DT[, uniID := seq(.N), by=list(Agent, Event)]
  DT

  #     Day Agent Event ID uniID
  #  1:   1  Paul  true  1     1
  #  2:   1  Mary false  2     1
  #  3:   1  Mary false  1     2
  #  4:   1  Paul  true  3     2
  #  5:   1 Steve  true  1     1
  #  6:   2  Paul  true  1     3
  #  7:   2  Paul false  1     1
  #  8:   2  Mary  true  1     1
  #  9:   2 Steve false  1     1

It's not very clear how you are determining "uniqueness" But whatever criteria you are using, place that in the list in by= and you should be set.

share|improve this answer
    
The uniqueness is determined by day, agent, ID. Thanks for the code snippet. –  cwharland Aug 5 '13 at 15:28

Does the ID has to be numeric? Does it have to be consequitive or just increasing? Either way it seems you want an ordered sequence. So first order your data in the way you want, then add an id to each row.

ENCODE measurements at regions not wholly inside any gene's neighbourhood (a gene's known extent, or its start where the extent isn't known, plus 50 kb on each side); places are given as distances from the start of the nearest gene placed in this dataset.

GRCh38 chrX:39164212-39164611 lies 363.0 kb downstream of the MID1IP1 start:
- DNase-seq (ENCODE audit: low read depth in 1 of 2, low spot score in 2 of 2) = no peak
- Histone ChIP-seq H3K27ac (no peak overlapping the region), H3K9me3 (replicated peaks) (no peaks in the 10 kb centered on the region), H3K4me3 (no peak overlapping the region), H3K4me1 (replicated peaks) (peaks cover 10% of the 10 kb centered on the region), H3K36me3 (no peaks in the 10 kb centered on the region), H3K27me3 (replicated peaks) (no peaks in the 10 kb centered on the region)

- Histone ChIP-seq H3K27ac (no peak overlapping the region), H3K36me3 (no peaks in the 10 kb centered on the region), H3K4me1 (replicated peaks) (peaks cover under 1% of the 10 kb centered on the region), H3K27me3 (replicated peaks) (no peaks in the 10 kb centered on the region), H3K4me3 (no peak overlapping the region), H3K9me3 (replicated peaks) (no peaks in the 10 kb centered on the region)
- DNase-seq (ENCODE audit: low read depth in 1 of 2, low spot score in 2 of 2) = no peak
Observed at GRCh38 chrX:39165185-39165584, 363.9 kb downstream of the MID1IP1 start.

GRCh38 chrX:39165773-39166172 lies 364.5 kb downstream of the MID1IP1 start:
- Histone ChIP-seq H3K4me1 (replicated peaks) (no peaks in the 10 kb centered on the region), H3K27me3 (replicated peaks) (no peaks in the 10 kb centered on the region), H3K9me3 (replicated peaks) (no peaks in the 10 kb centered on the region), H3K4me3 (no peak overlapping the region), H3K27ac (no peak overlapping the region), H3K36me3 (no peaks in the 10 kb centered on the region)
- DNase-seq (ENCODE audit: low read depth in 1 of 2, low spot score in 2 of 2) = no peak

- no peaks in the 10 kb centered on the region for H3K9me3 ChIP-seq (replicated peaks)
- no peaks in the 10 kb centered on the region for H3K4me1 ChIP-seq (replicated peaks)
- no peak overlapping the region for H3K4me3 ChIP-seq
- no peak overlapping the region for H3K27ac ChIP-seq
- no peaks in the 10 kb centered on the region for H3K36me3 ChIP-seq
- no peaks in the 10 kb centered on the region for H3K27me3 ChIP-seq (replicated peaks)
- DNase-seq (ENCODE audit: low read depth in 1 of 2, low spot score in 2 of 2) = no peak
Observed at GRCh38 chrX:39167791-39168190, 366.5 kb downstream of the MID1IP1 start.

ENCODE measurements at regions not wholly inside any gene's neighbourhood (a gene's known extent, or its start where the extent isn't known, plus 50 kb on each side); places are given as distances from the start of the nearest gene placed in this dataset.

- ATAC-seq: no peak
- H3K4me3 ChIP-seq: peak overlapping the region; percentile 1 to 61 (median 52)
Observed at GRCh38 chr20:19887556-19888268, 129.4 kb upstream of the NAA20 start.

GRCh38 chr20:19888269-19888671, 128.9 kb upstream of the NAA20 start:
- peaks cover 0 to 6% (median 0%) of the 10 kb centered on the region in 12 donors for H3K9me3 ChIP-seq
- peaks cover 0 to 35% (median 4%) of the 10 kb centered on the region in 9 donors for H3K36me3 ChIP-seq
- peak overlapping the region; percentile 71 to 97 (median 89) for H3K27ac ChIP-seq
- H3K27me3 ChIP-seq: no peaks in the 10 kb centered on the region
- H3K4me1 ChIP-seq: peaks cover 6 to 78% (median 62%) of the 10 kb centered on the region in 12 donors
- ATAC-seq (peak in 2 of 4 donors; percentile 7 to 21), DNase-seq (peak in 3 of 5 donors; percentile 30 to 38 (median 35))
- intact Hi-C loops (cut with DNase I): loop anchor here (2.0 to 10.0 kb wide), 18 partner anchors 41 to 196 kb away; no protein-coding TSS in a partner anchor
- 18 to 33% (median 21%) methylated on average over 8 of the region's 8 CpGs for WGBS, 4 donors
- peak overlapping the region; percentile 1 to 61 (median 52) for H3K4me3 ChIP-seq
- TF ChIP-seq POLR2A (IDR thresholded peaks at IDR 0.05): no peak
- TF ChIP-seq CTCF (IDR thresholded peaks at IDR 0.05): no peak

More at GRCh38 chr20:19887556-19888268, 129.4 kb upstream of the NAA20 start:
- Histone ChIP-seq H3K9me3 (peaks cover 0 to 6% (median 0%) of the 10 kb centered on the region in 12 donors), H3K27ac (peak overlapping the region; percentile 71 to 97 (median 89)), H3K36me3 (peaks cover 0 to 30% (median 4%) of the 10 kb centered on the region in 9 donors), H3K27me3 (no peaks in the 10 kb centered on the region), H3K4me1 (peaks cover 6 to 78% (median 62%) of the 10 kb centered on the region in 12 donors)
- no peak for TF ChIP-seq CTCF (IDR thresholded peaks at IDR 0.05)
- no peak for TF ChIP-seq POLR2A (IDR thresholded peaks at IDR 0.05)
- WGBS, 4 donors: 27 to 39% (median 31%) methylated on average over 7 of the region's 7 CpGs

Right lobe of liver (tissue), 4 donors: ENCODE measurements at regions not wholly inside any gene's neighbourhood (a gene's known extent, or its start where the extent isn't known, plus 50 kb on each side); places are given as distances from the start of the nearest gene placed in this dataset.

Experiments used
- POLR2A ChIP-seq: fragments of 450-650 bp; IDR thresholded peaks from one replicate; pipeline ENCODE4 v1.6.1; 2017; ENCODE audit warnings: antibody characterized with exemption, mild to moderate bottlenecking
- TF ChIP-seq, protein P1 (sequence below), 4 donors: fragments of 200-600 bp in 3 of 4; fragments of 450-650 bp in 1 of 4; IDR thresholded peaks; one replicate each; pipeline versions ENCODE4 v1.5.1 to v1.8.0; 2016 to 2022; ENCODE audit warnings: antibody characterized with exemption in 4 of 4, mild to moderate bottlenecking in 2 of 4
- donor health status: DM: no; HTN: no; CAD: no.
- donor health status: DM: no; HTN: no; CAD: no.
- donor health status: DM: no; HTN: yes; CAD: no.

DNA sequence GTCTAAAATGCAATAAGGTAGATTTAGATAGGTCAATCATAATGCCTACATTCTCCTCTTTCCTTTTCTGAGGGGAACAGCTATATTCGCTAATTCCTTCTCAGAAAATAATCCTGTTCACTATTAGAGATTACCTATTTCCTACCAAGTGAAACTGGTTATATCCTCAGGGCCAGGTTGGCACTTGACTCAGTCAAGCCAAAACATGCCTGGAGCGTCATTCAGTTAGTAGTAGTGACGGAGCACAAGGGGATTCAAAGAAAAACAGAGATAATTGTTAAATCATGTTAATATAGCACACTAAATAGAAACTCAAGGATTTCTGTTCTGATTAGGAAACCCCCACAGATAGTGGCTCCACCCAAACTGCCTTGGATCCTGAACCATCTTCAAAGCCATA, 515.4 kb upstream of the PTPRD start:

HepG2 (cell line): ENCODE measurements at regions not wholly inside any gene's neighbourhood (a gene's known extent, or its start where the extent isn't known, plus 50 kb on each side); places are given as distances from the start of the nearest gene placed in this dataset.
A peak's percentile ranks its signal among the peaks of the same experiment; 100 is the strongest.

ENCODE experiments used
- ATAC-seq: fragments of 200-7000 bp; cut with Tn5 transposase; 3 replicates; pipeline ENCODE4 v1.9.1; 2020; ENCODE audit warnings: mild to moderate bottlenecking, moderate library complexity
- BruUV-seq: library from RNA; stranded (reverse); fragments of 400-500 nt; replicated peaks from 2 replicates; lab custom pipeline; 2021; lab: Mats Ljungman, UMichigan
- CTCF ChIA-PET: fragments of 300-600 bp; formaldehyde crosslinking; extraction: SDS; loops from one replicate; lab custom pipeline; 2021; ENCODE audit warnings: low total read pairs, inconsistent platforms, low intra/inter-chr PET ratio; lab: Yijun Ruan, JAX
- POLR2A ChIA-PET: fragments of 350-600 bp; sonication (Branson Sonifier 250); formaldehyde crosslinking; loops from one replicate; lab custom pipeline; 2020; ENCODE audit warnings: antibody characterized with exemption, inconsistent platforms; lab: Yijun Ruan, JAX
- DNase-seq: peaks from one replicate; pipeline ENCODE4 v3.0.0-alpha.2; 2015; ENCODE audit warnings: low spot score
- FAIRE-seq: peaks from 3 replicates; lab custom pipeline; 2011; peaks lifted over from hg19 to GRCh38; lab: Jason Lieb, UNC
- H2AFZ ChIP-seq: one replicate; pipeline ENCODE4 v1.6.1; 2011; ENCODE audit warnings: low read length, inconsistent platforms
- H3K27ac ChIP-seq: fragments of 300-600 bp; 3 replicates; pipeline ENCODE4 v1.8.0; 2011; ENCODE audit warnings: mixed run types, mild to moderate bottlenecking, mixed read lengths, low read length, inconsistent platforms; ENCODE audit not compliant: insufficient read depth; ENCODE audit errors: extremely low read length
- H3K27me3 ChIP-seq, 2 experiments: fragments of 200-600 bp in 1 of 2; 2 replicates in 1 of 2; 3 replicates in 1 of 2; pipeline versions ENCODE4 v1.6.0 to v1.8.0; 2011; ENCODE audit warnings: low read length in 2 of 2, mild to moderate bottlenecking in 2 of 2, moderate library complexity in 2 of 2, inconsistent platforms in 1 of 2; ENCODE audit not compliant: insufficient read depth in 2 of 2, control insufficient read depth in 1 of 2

library(data.table)

dd <- read.table(text = "Day Agent Event ID
1   Paul  true  1
1   Mary  false 2
1   Mary  false 1
1   Paul  true  3
1   Steve true  1
2   Paul  true  1
2   Paul  false 1
2   Mary  true  1
2   Steve false 1", header = TRUE)

dd <- dd[order(dd$Day,dd$Agent,dd$ID),]
dd$uniID <- seq(1:nrow(dd))

dd
  Day Agent Event ID uniID
3   1  Mary false  1     1
2   1  Mary false  2     2
1   1  Paul  true  1     3
4   1  Paul  true  3     4
5   1 Steve  true  1     5
8   2  Mary  true  1     6
6   2  Paul  true  1     7
7   2  Paul false  1     8
9   2 Steve false  1     9
share|improve this answer

Not the answer you're looking for? Browse other questions tagged or ask your own question.